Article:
Aged care placement - cultural needs
While each family situation has a different set of requirements,
there are a number of standard questions that seem to be asked by our family clients.
We hope the answers provided here will help you in your aged care placement activities.
What happens if we have different cultural needs and we need residential
aged care?Quality aged care is a basic right for all
older Australians, whatever their background, no matter where they live.
There are many care and support services that are designed to meet the needs
of older Australians. But some groups of people need additional services. Veterans,
Aboriginal and Torres Strait Islander people, those from culturally and linguistically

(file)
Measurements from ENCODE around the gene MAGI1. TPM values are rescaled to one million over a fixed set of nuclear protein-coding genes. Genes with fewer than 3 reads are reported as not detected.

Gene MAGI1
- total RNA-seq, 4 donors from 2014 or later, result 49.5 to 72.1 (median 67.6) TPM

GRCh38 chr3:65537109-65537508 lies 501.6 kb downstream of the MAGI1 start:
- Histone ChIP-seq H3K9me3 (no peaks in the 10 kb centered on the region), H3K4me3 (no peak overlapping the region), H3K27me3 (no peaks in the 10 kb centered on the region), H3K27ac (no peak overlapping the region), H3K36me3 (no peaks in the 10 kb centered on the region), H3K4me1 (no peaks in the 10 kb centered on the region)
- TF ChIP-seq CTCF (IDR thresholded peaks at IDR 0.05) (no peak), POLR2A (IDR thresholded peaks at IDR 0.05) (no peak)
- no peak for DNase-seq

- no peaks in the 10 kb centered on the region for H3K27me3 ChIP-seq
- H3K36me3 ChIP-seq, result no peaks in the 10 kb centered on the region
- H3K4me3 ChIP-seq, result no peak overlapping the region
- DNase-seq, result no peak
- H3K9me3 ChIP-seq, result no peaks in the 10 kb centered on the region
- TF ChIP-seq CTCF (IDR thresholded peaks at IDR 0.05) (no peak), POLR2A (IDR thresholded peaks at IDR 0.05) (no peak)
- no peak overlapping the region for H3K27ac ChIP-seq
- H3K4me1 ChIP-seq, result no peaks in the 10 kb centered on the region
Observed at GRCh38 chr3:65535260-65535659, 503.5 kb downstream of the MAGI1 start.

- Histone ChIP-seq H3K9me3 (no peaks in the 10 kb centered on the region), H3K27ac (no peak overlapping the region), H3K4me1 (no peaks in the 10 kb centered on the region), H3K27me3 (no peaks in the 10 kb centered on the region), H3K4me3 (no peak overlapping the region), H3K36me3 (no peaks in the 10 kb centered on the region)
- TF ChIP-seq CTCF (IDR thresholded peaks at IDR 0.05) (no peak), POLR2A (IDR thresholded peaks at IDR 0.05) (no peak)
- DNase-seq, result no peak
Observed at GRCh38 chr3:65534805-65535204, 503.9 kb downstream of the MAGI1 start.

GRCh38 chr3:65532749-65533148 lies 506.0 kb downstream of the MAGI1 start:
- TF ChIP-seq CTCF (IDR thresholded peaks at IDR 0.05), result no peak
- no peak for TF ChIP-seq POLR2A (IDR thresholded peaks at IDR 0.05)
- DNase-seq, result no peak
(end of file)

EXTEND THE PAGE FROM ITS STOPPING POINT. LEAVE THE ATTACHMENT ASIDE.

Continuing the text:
diverse backgrounds and people in rural and remote areas all have particular
needs that must be provided for to preserve and enhance their quality of life.
No matter what your gender, ethnicity, culture, language, economic circumstance
or geographic location, the Aged Care Act 1997 facilitates your access to aged
People from different cultural, language or religious backgrounds
are able to access all aged care homes and the homes must acknowledge and respect
your cultural identity.
But some homes provide additional services that
are specific to your individual needs as well.
Aged care homes will
encourage and help residents to maintain existing links with cultural, national
or social communities, and to take part in the social life of those communities.
Aged care homes may arrange for a translator, if you need one, to help
explain your needs and preferences. People living in aged care homes have the
right to practise their own religion; some homes have their own chapel or quiet
Some homes have regular visits from clergy or can arrange transport
to places of worship.